The last two graphic novels I read in 2020 were lucky finds in my library’s Libby app collection. I first tried An Embarrassment of Witches by Sophie Goldstein and Jenn Jordan, which was a fun read, and then picked up this one because I’ve seen it mentioned by many bloggers and vloggers.
Adulthood Is a Myth by Sarah Andersen (illus.)
Sarah’s Scribbles, book 1
These casually drawn, perfectly on-point comics by the hugely popular young Brooklyn-based artist Sarah Andersen are for the rest of us. They document the wasting of entire beautiful weekends on the internet, the unbearable agony of holding hands on the street with a gorgeous guy, and dreaming all day of getting home and back into pajamas. In other words, the horrors and awkwardnesses of young modern life. Oh and they are totally not autobiographical. At all.
Adulthood Is a Myth presents many fan favorites plus dozens of all-new comics exclusive to this book. Like the work of fellow Millennial authors Allie Brosh, Grace Helbig, and Gemma Correll, Sarah’s frankness on personal issues like body image, self-consciousness, introversion, relationships, and the frequency of bra-washing makes her comics highly relatable and deeply hilarious. (Goodreads)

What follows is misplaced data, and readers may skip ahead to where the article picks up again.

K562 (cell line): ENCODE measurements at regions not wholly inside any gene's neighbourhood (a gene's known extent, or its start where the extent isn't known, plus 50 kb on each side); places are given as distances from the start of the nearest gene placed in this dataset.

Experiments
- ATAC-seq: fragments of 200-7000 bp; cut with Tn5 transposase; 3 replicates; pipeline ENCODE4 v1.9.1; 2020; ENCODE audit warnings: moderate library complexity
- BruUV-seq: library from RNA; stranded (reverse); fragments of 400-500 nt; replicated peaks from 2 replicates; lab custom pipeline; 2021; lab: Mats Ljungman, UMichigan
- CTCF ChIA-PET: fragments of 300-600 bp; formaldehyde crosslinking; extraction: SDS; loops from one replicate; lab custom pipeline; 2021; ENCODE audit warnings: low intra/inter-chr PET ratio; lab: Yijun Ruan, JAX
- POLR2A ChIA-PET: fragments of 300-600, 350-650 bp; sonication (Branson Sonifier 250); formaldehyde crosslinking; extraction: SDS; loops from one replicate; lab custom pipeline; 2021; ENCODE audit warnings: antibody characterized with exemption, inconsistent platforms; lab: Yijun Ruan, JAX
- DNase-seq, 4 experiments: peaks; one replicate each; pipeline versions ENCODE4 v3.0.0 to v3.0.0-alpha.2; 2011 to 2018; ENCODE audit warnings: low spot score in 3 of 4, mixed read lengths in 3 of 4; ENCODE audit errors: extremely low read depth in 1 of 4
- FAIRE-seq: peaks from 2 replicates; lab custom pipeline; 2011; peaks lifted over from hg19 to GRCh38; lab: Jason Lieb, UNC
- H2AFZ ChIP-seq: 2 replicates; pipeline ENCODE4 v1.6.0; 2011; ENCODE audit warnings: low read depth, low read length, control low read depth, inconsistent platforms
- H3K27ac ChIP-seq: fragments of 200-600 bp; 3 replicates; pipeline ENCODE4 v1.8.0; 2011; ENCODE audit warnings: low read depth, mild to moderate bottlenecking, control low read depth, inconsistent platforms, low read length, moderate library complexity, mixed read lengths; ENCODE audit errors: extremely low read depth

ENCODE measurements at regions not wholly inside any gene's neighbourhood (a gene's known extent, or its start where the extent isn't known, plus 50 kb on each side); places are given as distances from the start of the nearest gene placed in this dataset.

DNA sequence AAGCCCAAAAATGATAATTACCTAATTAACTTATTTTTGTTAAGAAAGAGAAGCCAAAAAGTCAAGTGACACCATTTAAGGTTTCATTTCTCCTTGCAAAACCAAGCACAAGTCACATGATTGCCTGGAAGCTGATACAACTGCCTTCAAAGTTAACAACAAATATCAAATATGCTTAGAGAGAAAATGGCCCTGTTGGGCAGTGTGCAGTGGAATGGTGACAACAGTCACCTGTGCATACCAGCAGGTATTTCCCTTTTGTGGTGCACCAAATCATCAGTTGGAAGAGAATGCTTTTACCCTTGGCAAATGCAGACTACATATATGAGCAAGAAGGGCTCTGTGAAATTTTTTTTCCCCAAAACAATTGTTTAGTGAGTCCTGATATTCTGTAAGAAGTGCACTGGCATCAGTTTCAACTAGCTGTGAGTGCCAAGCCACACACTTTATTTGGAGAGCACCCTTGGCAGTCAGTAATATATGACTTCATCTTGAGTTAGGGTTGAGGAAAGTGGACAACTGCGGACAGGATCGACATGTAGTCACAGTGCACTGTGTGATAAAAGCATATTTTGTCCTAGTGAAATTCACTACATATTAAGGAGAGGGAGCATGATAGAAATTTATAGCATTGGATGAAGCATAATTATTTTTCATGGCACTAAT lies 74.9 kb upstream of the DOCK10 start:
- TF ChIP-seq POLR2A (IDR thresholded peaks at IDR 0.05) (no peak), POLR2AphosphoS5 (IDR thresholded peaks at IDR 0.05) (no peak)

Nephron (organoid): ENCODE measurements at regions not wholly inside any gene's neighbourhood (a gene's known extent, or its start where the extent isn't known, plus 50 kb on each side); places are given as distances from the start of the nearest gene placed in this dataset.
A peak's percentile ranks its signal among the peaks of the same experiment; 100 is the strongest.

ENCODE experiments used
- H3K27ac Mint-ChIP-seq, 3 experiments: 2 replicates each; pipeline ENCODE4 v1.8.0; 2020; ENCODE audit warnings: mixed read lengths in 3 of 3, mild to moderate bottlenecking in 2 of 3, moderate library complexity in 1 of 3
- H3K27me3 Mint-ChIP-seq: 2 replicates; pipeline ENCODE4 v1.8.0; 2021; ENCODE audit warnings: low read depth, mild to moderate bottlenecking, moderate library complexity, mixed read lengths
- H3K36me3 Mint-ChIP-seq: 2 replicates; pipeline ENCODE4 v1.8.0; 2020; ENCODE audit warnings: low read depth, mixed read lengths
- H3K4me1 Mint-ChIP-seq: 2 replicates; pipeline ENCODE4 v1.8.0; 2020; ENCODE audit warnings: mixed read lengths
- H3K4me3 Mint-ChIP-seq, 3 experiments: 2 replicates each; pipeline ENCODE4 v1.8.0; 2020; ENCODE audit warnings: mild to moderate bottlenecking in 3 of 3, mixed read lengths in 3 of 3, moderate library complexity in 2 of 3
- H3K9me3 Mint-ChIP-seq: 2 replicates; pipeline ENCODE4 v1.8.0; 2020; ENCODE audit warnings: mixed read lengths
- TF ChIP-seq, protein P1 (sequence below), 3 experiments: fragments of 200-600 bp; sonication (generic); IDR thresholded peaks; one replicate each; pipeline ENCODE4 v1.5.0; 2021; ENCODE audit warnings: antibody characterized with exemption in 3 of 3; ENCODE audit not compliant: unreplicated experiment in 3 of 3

Adulthood Is a Myth is a highly relatable, humorous graphic novel about things we do in our day-to-day lives. It touches on awkward moments, embarrassing moments, silly things we do when alone, the worries and hang-ups we have about ourselves, which all add to the humor of the piece because of how it’s drawn.
This isn’t a story; instead, it’s a series of moments (I guess) in the life of the character, a young woman who lives alone with her pet rabbit and seems to be working toward a degree in art. So it’s semi-autobiographical. I kept calling the character Sarah.
There are many moments in the book that stood out to me, like showing the difference between written communication and verbal communication, especially if you hate speaking in front of a room of people; going on a huge cleaning spree because you’re procrastinating on something (I did this a lot when I had a paper due); the limitless depth of a woman’s purse — so many things in there, you get lost trying to find something, lol
It’s a very simple illustration style that makes me think of quick sketches — or scribbles — the author quickly jotted down. It’s all in black and white because it’s very basic, but it works for the book. It’s not supposed to be over-the-top and complicated, just a quick thing to look through and be entertained by, like comics in the paper.
A highly relatable, fun, quick read.
Buy | Borrow | Bypass
I’d like to read more from the Sarah’s Scribbles collection.